6 Things You Didn’t Know About Spoken Word

Have you ever been interested in Spoken Word but you don’t know much about it? Hidden Door Electric City features some excellent acts over the nine day festival, here’s some things you didn’t know about the art form…


1. The History of Spoken Poetry…

Although the origins of spoken history and word date back long before writing and printing, modern spoken word can be traced to the 1950s with the Beat Generation. Through the years spoken word has always been at the forefront of political or social issues, bringing the art to a new generation and always being relevant.


2. The Edinburgh (and the Scotland wide) Scene is Bustling…

Auld Reekie’s literary history has never been in doubt, but those new to the spoken word scene might not realise the plethora of events are on offer in the capital and, nationwide. Inky Fingers, Blind Poetics, The Scottish Storytelling Centre and Neu Reekie all showcase spoken word performers. Let’s not leave Glasgow out; hosting events such as spoken word at Inn Deep, Rally & Broad (sadly in their final year) and Loud Poets. There’s Hotchpotch in Dundee and let’s not forget festivals like Belladrum Tartan Heart and their slam poetry contest.


3. Delivery and Influence…

What sets performances apart from other poetry is the diversity of it’s delivery through word play, alliteration, intonation and inflection. Spoken word crosses over with hip hop and rap, theatre and dance, telling stories or exploring subjects. It currently has found a new platform; the internet. Artists like Holly McNish, Lily Myers and Neil Hilborn publishing videos of their performances gaining them millions of views on sites such as YouTube.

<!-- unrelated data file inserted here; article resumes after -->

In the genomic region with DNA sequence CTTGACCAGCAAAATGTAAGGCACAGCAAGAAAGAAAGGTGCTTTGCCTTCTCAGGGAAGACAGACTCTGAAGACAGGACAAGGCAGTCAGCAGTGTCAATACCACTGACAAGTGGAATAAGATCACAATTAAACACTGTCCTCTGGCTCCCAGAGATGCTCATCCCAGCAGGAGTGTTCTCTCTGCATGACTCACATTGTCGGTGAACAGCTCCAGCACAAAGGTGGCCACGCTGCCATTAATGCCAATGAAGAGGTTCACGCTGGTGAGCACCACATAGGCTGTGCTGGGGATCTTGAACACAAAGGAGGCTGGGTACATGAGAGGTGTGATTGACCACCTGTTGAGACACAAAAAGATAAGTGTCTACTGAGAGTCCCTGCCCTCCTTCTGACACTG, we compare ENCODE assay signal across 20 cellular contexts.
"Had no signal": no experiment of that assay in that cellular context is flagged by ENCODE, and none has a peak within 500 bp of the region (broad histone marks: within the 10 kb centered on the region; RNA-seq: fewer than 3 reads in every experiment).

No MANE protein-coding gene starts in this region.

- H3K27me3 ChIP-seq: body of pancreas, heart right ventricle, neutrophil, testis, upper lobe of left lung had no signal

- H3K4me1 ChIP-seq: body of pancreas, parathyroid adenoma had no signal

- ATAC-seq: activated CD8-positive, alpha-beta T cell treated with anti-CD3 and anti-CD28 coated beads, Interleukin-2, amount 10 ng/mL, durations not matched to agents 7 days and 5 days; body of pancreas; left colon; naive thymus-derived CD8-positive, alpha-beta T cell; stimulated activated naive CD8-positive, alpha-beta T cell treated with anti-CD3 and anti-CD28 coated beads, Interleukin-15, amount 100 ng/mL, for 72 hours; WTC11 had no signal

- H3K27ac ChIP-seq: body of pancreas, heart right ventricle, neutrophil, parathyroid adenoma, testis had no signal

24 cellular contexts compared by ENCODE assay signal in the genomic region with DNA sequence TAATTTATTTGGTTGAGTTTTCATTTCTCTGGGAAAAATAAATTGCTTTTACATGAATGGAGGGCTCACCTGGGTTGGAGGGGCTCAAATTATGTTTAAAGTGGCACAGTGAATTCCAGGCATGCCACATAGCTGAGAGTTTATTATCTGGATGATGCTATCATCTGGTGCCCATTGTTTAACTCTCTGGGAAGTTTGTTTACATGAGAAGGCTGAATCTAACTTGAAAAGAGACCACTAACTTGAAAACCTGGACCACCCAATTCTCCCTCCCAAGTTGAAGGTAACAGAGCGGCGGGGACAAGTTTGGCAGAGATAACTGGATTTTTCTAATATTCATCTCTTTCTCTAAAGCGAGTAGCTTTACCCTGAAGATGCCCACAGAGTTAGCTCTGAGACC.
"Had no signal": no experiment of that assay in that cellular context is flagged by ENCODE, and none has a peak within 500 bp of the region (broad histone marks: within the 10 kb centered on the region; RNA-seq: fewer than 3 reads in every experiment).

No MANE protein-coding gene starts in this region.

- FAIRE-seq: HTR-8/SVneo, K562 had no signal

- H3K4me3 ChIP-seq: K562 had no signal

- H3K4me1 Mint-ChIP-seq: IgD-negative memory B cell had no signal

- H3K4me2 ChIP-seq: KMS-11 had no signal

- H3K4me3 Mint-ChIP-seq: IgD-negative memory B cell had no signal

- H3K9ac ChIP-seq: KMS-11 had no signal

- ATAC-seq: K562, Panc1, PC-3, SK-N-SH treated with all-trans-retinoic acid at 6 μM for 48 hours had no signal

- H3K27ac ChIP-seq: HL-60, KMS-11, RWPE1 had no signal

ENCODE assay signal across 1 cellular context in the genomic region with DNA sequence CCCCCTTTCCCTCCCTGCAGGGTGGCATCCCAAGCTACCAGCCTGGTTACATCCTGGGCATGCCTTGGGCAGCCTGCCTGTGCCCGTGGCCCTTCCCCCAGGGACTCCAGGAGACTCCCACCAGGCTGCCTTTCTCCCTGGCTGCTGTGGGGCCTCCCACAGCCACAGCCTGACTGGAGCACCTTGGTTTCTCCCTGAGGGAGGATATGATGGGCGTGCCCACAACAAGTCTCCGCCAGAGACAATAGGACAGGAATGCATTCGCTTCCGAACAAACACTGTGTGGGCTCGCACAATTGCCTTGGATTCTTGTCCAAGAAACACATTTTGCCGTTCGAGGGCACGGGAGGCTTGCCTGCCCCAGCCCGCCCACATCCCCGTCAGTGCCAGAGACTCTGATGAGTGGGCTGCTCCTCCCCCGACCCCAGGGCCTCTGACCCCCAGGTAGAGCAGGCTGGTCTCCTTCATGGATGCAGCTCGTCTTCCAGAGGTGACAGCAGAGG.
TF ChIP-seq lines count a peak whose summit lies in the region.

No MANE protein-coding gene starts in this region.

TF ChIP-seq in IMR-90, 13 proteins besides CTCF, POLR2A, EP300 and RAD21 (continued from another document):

4. There Are No Rules…

Fast, slow, rhyme or not, spoken word is free from constraints and is about capturing the attention of the audience. It can be both beautiful and harsh, languid and energetic, thought provoking and funny.


5. 2014!

2014 was a great year with spoken word artists Tris Vonna-Michell being nominated for Turner Prize and Kate Tempest nominated for the Mercury Music Prize. That same year The Loud Poets featured some of the brightest up and coming women poets at the Fringe Festival and the National Poetry Slam grew to a massive 72 certified teams, over five days of competition, further propelling the art.


6. Come see for yerself…!

Spoken word is about seeing and experiencing. Jenny Lindsay of Rally and Broad presents a brilliant collection of spoken word, music and poetry acts on Wednesday 1 June at Hidden Door:


“To me, saying you don’t like spoken word is like saying you don’t like ‘music.’ It’s a massive, broad church of different styles. Best thing to do is come see for yerself!”


-Alastair Chivers



From 27 May – 4 June 2016 Hidden Door will return to the amazing disused street lighting depot behind Kings Stables Road in Edinburgh. Click here for ticket info